EU Blocking Statute Against Anti-Iran US Sanctions May Fail to Protect Companies

© AP Photo / Virginia MayoEU flags flap in the wind behind a no entry traffic sign in front of EU headquarters in Brussels.
EU flags flap in the wind behind a no entry traffic sign in front of EU headquarters in Brussels. - Sputnik International
BRUSSELS (Sputnik) - The reinforcement and modification by EU of its Blocking Statute, which protects EU companies from the effects of sanctions by a third country, in order to prohibit companies from complying with US anti-Iran sanctions will not protect companies from fines for cooperating with Iranian projects, experts told Sputnik.

Since US President Donald Trump announced his decision to pull out of the Iran nuclear deal and reimpose its sanctions against the Islamic Republic, efforts by EU leaders have been focused on preserving the status quo in relations with Iran and mitigating the effects of the US withdrawal.

On Thursday, European Commission President Jean-Claude Juncker announced that the union will amend its Blocking Statute in order to include the US sanction imposed against Iran in the regulation. As soon as the amendments are adopted, EU businesses will be allowed not to comply with the US restrictions or even demand compensation for losses caused by the US sanctions.


"Reactivating and even modifying the 1996 Blocking Statute will not shield EU companies, banks, and even countries from the US Department of Treasury imposing penalties. An EU company, bank, or government would have to do no business directly or indirectly with US counterparts in order to not feel the impact of US responses," Dr. Jamsheed K. Choksy, the chair of Department of Central Eurasian Studies at Indiana University, said.

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Choksy indicated that the safeguards that the EU leadership and national governments might potentially provide to the EU companies will not be able to make up for the losses caused by not doing business with the United States, which is a target market for EU firms.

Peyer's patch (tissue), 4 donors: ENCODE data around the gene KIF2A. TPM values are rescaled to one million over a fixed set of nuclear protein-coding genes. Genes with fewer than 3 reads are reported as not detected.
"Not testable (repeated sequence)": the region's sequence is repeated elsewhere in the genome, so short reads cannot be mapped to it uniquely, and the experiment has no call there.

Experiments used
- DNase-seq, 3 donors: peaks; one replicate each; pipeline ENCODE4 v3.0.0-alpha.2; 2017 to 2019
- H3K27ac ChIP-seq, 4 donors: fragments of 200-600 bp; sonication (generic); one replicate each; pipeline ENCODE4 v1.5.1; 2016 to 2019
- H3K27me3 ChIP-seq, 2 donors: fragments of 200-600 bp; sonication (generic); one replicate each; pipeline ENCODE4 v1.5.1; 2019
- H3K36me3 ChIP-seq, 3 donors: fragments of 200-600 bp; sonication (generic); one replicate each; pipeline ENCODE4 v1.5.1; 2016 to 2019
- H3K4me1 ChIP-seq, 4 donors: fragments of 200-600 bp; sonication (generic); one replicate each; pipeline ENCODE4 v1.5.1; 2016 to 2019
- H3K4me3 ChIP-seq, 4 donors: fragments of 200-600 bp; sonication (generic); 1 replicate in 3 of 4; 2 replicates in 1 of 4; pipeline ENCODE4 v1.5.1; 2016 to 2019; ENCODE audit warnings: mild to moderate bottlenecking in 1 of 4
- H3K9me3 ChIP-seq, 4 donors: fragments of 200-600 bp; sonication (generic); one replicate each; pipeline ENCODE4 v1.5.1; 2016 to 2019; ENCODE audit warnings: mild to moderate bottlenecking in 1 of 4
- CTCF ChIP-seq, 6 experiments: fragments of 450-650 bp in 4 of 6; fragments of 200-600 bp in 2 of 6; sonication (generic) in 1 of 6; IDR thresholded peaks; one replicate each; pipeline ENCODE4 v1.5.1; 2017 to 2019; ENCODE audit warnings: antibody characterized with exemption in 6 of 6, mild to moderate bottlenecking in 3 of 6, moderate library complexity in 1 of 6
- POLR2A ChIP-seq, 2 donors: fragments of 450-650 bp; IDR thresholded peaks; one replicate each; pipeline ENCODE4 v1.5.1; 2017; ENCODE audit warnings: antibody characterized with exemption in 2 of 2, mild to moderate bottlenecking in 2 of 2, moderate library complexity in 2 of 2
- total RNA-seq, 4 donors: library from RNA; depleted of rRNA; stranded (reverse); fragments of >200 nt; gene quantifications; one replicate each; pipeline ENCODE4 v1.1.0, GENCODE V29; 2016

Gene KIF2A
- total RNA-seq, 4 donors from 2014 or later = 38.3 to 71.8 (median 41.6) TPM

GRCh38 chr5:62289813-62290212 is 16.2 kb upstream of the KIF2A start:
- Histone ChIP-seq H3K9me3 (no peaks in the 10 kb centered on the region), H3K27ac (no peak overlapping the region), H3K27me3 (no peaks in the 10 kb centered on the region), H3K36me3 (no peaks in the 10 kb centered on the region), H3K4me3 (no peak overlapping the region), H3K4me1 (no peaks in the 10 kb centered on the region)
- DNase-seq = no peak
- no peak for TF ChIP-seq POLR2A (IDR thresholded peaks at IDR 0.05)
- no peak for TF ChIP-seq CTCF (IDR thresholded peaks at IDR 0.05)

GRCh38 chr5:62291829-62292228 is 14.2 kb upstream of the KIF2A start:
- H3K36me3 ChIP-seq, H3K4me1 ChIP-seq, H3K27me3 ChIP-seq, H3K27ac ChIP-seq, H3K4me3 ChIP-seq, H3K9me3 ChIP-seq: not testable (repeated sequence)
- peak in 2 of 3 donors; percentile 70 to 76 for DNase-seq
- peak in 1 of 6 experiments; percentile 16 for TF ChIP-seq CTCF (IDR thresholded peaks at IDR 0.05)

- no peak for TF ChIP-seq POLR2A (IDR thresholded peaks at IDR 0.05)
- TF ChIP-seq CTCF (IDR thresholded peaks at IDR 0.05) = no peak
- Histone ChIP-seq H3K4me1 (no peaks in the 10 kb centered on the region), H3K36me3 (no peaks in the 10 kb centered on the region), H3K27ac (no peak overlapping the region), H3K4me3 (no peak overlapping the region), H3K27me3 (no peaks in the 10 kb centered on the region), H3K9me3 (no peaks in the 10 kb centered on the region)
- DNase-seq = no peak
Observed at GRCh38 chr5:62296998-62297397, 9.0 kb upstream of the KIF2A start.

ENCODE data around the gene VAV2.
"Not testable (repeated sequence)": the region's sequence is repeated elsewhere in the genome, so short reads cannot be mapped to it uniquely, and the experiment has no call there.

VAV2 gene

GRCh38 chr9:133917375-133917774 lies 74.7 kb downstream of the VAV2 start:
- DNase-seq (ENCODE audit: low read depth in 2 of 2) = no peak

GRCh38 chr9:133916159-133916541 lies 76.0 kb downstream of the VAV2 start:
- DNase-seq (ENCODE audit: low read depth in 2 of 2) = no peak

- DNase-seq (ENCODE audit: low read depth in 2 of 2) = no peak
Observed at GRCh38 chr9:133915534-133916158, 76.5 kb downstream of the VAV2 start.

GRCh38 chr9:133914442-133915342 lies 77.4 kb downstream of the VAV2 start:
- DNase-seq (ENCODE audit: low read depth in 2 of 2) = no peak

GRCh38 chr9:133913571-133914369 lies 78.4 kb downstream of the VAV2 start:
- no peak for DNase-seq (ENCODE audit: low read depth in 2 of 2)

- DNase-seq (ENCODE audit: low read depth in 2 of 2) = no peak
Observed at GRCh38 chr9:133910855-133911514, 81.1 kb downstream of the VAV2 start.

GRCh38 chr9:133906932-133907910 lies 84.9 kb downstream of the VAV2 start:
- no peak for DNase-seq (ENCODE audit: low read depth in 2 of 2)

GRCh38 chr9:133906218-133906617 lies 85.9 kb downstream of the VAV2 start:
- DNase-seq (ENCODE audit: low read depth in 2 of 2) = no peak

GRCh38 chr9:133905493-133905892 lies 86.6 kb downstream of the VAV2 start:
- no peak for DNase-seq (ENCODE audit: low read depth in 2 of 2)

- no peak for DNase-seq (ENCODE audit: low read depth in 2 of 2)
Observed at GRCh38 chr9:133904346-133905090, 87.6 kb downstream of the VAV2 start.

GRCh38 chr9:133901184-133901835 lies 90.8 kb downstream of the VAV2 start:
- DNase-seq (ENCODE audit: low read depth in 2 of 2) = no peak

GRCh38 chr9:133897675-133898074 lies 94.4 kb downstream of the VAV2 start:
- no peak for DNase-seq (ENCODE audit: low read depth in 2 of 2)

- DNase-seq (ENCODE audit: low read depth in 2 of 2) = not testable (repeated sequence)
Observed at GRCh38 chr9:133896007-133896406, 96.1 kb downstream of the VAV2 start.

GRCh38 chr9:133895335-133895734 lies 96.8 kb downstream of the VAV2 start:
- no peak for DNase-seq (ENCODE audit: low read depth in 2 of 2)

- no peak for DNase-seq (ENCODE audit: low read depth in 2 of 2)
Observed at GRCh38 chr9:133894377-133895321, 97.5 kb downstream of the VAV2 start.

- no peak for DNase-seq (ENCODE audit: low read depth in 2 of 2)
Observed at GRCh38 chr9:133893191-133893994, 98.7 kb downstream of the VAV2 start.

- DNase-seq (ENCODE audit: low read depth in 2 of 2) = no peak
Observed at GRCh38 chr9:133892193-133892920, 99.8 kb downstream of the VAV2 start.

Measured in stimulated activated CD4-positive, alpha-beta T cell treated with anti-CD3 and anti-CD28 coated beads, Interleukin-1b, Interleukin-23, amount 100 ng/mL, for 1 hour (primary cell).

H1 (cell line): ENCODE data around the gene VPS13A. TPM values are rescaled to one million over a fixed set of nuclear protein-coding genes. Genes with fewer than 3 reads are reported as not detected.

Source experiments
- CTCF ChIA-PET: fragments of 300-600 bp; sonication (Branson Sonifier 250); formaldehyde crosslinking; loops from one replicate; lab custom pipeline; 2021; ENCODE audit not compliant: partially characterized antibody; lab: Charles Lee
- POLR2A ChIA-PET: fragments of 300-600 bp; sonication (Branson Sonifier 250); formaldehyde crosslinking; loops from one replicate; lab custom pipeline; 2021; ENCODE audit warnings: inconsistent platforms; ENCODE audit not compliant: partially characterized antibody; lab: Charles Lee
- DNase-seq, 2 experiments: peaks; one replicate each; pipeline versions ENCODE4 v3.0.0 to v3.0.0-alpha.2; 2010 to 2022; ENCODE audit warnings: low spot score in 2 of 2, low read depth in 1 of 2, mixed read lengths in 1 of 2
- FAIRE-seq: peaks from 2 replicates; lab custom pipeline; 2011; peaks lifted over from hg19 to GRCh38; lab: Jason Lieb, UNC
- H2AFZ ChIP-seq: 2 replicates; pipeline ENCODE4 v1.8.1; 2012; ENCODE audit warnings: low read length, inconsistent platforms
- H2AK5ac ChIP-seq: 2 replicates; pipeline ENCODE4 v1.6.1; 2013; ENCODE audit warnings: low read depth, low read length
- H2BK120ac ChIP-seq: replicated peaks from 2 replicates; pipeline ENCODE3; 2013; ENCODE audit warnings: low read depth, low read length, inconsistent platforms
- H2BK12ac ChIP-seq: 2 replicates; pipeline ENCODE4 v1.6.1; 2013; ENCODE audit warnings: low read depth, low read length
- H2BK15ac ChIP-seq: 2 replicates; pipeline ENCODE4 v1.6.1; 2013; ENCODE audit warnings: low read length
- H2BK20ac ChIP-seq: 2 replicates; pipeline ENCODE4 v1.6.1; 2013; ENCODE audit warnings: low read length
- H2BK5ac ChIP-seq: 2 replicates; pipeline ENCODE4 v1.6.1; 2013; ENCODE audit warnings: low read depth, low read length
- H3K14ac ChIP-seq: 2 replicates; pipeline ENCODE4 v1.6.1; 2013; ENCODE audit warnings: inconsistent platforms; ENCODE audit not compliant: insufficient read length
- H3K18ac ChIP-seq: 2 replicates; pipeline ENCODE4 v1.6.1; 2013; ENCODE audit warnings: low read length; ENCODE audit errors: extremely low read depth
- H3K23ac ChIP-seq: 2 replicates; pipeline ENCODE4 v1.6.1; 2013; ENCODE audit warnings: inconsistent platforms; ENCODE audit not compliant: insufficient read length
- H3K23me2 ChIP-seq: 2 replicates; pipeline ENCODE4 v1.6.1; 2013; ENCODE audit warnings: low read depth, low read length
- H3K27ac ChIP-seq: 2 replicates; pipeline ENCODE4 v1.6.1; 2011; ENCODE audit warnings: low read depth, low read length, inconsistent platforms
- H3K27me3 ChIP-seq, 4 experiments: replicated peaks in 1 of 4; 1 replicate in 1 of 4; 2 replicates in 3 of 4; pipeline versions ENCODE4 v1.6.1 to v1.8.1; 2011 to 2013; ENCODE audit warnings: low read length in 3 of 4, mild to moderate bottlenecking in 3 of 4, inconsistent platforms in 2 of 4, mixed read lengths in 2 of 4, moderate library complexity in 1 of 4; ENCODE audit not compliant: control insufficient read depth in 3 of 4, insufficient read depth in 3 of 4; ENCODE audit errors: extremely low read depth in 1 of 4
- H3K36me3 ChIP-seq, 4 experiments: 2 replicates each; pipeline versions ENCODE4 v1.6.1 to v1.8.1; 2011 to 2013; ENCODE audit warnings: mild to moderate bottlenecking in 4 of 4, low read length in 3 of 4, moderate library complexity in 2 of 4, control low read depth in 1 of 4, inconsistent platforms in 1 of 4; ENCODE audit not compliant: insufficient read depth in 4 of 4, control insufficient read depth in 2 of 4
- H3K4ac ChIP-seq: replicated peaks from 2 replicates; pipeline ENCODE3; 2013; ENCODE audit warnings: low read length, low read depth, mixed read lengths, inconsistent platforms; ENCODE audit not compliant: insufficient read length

Choksy explained that EU firms, in fact, had to choose between business with US entities or Iranian ones and business with US companies was far more economically viable and lucrative than business with Iran.

The head of the Europe of Nations and Freedom group in the European Parliament, Nicolas Bay, agreed with Choksy, saying that the importance of the US and Iranian markets for EU businesses was non-comparable.


According to the politician, Brussels' attempts to demonstrate its political independence and significance by preserving the Iran nuclear deal without the United States have nothing to do with purely economic motives of the EU businesses.

"In the current state of the crisis, Jean-Claude Juncker, Donald Tusk and the European Union are only into communication to hide their weakness, because Brussels will not be able to force the banks, the car manufacturers, and all the European companies that depend on the American market to continue to trade with Iran," Bay said.

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Drieu Godefridi, a writer and former Director of the Hayek Institute, said that EU firms would not abandon pragmatic interests to appease EU politicians trying to recover from Trump's neglect of transatlantic partnership.

"Whatever Mr. Juncker says now and the sabre-rattling by some, large and small European companies will never jeopardize their North American business to please the Brussels politicians. Europe is divided; we may be the largest world market but Europe is a political dwarf," Godefridi said.


"My analysis when Trump announced the re-establishment of sanctions was that Europeans would have to abide. There is no way Europe could take a different path: America is the backbone of European defense in NATO, America is the first market of Germany and the third of France. No European bank can live without access to the dollar zone," Godefridi predicted.

Jacques Leroy, a French international consultant on deals in the Middle East, believes that in the current situation, taking into account the importance of the US market for European countries, national governments will try to obtain some exemptions for their firms on an individual basis.

"Every European leader will try to obtain ‘special treatment’ from Washington, which is exactly what Donald Trump counts on. Divide to control. Europe will have to bow to US sanctions in the end," Leroy stressed.


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Since the majority of experts were convinced that the EU dependence on the United States would not allow Brussels to preserve its cooperation with Iran, they suggested that the Islamic Republic should seek refuge in partnership with more independent Russia ad China.

"I do not think [EU politicians] have the stomach to stand up to Trump. The United States wants Iran, Russia, and China to fall on their knees. These three countries must move closer to each other," Mohammad Marandi, a professor at the University of Tehran, recommended.

His views were fully shared by Godefridi, who assumed that Russia and China were independent enough from the US economy to go their own way and trade with Iran.

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